Teresa brings Debbie and Dayana back with her after engaging with Dayana in some classic Bravo smack talk in which she questioned if Debbie dressed professionally. (To her credit, Debbie noted that her profession is pop singer so, yeah, pretty much.) But this was all about money, not concepts, and Teresa and Dayana brought in more of it in the end. Debbie got the axe, but Trump mentioned that if Aubrey had been in the room, her relatively measly take would have been the reason to fire her. 

This is really only the beginning of Aubrey’s problems. Forte has now dwindled down considerably after so many losses, so Trump shakes it up. Lou, Penn, and Dee migrate over to Forte, and Aubrey and Dayana go over to Unanimous. This is incredibly bad news for Clay, who hasn’t been fond of Aubrey all season, and Hiroshima-levels of horrible or Arsenio, who had just said that he could see Aubrey’s “tail and horns.” To prove it, he slumped on the floor in dramatic agony. So you knew that working relationship was going to go well. 

Shifting the teams always modifies the roles that each contestant has carved out for themselves, and it was interesting to see the women and men work together for the first time. No surprise that Penn and Lisa immediately got along, or that Lisa got a migraine just from being in Lou’s presence. Clay, for all his misgivings about Aubrey, looks like he’s happy to work with her. And Dee immediately begins to stick up for Dayana as Lisa grimaces in frustration. For the second task, the teams had to do a presentation and design a kit for Walgreens’ walking campaign. Lou, hearing the word “fitness,” reached for the project manager ring again. Arsenio, probably wisely betting that he would need to be in charge or Aubrey would take over, volunteered for Unanimous. From the brainstorming session on, things between Arsenio and Aubrey, the lesser A-team, are rocky. Aubrey comes up with ideas about walking and notes that Arsenio, you know, took a walk away from the industry. Arsenio keeps objecting to aspects of Aubrey’s packaging plan with varying degrees of emphasis. “She’s running game right in my face,” he says. 

For her part, Lisa is immediately annoyed with Lou and longs for Penn to return from his long engagement. She compares Dayana’s ideas to dumps from a toddler. The presentation goes off fairly smoothly, except for Penn accidentally saying “Walmart” instead of “Walgreens,” at which point you could see guest judge Alison Sweeney get the same frozen horrified face that she gets when someone gains ten pounds on The Biggest Loser. I thought their presentation was more entertaining than Unanimous, which went for a full-on game show schtick. It was also maybe the worst game show ever, since the questions were all about walking facts, incredibly earnest, and earned you no money. But I have to say, Arsenio Hall would make a pretty decent Price Is Right host. Watch out, Drew Carey. 

But the Walgreens executives go for Unanimous over Forte, partially thanks to the packaging that Forte did. The verbs they used on their kit included some ringers from Dee that were mildly disturbing in an advertisement promoting walking for help, such as “choking” and “itching,” which seem like things best avoided, walking or not. Before Trump lays down his purse-lipped judgement, Unanimous pretty much all piles onto the anti-Aubrey bandwagon. Arsenio begins politely and then begins to slip in little snarky comments before beginning the kind of rant against her that would make him a shoo-in for the Real Ex-Talk Show Hosts of Los Angeles. The rest of the team pretty much agrees with his assessment of Aubrey’s character. Without Debbie or Lisa to stick up for her, Aubrey turns to Teresa, who sort of tries to help but sort of shrugs.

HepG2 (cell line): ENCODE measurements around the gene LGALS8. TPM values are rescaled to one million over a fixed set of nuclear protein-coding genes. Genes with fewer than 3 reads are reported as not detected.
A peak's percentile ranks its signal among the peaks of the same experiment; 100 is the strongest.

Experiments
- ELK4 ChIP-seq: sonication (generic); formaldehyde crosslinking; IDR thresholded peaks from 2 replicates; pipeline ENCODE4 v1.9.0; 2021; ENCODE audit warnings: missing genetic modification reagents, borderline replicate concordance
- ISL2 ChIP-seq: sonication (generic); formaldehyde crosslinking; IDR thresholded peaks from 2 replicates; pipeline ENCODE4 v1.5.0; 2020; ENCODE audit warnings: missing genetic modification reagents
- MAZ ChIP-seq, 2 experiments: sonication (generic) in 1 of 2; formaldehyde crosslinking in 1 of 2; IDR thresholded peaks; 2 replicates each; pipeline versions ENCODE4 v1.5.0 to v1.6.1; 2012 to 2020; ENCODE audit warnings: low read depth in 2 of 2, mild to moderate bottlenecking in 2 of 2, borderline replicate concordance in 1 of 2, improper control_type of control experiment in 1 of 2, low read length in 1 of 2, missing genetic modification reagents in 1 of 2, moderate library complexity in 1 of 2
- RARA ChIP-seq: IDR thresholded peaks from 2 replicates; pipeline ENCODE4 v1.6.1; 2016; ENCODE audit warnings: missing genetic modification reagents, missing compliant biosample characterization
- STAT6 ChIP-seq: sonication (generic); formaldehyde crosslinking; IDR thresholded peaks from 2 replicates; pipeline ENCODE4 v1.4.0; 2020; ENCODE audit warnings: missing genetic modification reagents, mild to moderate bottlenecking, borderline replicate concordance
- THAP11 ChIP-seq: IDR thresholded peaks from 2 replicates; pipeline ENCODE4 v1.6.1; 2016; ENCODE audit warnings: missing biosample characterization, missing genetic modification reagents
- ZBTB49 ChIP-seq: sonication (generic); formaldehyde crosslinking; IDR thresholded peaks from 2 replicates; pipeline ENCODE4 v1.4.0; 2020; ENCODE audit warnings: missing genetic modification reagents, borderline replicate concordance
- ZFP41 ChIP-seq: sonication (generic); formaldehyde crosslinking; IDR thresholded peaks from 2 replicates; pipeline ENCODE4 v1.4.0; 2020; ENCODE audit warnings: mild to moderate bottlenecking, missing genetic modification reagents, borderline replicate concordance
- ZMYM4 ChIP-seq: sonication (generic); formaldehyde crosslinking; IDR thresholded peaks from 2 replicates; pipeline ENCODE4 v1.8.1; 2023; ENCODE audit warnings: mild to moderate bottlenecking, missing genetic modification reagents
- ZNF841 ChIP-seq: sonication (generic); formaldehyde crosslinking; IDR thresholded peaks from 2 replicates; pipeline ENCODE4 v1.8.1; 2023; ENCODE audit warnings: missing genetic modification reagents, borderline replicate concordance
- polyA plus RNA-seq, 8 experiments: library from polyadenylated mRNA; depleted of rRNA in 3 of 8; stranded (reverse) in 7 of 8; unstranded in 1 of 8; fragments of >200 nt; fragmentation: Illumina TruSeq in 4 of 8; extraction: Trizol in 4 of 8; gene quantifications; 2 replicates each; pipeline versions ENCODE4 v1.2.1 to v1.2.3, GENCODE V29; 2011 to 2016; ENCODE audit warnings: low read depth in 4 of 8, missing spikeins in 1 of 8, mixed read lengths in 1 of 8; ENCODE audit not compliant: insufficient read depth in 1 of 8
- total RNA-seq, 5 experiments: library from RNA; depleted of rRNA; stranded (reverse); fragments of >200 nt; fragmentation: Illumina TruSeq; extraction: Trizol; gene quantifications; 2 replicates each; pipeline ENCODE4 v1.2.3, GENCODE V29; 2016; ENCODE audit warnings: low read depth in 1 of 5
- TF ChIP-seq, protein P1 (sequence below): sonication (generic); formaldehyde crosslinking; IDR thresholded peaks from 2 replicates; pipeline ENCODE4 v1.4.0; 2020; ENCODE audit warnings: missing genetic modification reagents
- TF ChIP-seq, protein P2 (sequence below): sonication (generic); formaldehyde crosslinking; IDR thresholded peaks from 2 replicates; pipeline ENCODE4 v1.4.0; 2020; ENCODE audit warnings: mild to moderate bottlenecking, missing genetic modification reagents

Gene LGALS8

Lou brings Dee and Dayana back into the boardroom with him, but before he does, Aubrey apparently feels affronted enough to leave right after the firing session. Her departure was made with so little announcement or drama that I suspect it’s not permanent, but no doubt her front-runner status is in question now that she’s playing with people less willing to stick up for her. Dee shoulders the blame for the loss after the unfortunate verb choices, and Lou and Dayana stay to annoy Lisa for another day. You could see Dee’s inner reaction as Trump doles out the decision: “I broke my hand at Medieval Times and all I got was to lose to the Hulk and Miss Universe.” If it’s any consolation, his departure was the most stylish by far. Dude completely looked like Neo from The Matrix, and I mean that in the most metal way possible. If Aubrey comes back, I'm not sure she and Arsenio will be able to work on the same team again, though. That boardroom ain't big enough for the both of them. 

Stray Observations:

  • Arsenio welling up over his cousin’s death was one of the more touching moments I’ve seen on the show. He seems like such an easygoing guy; it’s amusing that Teresa is afraid of him.
  • Lisa really seemed like she wanted to hit Dayana with a frying pan and run away from the whole thing. Who knew she would be this season’s crier? Aside from Aubrey, I mean. 
  • “Numbnuts bitches” is maybe my favorite insult that Lisa has doled out. 
  • I also love how Trump keeps bringing up how he survived Lisa roasting him: “I handled it, dude; I handled it.”